Joan Didion's hugely influential collection of essays which defines, for many, the America which rose from the ashes of the Sixties.
We tell ourselves stories in order to live. The princess is caged in the consulate. The man with the candy will lead the children into the sea.
In this now legendary journey into the hinterland of the American psyche, Didion searches for stories as the Sixties implode. She waits for Jim Morrison to show up, visits the Black Panthers in prison, parties with Janis Joplin and buys dresses with Charles Manson's girls. She and her reader emerge, cauterized, from this devastating tour of that age of self discovery into the harsh light of the morning after.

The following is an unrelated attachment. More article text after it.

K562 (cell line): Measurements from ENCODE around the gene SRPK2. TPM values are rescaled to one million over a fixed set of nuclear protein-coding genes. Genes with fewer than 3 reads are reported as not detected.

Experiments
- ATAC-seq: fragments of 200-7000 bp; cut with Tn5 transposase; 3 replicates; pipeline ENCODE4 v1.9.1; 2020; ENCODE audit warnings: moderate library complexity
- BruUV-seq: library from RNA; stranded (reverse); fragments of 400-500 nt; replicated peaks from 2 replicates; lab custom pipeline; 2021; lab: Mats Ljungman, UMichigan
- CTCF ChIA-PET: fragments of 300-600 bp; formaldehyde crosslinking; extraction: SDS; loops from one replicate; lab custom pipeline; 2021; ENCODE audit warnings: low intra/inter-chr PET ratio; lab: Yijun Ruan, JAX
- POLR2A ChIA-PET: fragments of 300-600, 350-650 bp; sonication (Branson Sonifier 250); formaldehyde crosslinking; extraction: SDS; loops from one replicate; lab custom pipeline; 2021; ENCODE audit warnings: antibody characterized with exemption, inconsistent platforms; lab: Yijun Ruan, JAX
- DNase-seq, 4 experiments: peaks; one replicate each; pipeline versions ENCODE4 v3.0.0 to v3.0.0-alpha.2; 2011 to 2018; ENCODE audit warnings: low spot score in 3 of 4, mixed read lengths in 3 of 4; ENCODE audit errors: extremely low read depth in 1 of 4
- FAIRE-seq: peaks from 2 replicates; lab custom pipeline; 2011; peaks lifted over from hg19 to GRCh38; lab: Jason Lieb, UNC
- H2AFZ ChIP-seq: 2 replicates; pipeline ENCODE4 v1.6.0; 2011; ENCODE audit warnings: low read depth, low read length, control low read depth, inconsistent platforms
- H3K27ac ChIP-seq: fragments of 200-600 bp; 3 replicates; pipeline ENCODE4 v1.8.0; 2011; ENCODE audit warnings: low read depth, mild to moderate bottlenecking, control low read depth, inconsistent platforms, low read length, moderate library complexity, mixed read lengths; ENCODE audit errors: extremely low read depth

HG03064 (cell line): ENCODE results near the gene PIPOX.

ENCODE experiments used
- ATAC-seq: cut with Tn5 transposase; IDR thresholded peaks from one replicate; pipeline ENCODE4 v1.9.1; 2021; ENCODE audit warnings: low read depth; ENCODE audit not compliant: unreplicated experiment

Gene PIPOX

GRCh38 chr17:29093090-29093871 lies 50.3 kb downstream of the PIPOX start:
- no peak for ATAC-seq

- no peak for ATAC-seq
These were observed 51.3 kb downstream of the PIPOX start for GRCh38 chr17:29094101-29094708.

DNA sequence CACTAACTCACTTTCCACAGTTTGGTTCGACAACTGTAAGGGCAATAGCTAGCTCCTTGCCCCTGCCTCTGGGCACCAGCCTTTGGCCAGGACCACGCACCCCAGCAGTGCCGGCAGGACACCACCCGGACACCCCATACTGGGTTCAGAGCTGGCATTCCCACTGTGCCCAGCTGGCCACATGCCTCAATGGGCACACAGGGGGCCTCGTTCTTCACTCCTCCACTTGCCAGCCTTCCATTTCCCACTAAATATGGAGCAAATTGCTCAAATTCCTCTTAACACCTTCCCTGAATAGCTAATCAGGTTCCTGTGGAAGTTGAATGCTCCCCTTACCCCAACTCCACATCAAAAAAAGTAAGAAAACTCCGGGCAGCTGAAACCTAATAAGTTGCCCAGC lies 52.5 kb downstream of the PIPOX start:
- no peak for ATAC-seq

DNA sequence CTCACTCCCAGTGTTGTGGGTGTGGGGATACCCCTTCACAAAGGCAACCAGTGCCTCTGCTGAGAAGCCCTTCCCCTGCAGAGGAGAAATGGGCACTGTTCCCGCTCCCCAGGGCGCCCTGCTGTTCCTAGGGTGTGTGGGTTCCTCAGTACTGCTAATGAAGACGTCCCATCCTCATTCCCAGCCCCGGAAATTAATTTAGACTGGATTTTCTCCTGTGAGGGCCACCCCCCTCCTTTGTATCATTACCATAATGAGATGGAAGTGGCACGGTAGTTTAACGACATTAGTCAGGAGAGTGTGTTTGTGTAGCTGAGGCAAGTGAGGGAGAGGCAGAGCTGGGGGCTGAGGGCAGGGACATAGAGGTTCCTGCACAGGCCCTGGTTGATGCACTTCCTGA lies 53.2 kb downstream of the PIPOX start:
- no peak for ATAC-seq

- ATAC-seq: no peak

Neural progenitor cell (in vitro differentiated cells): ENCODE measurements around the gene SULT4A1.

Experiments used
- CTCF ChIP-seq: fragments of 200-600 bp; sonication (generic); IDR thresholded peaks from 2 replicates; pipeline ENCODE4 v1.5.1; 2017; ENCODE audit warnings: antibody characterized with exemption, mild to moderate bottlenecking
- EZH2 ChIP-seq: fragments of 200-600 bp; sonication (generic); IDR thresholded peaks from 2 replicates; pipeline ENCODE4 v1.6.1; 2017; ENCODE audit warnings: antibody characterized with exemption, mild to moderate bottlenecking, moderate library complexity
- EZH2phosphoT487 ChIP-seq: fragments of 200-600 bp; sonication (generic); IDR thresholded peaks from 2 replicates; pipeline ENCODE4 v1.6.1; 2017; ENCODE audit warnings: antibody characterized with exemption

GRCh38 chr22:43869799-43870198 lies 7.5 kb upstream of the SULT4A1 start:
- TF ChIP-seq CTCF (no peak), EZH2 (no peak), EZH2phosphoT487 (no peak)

Number of Pages: 224
Publication Date: 16 Nov 2017
Publisher: HarperCollins Publishers
Publication City, Country: London, United Kingdom
Dimensions (cm): 19.8(H) x 12.9(L) x 1.4(W)
Weight (gm): 170
'All the essays manifest not only her intelligence but an instinct for details that continue to emit pulsations in the reader's memory, and a style that is spare, subtly musical in its phrasing, and exact. Add to this her highly vulnerable sense of herself, and the result is a voice like no other in contemporary journalism.'
NEW YORK TIMES
'Demonstrates an uncanny ability to capture the insidious and pervasive infections of mind and spirit that have led to both the corruption of government and business, and the withering of the individual.'
'Everything Didion writes has a land's end edginess to it - a hyperattentive eye on the dramas found at the outskirts of the human condition. She writes as someone who has come through great shudders of the earth with a fundamental understanding that everything is subject to instantaneous and complete revision.'
'She is the best chronicler California has'
'Simply an original and unexpected writer who is never banal'
NEW YORK REVIEW OF BOOKS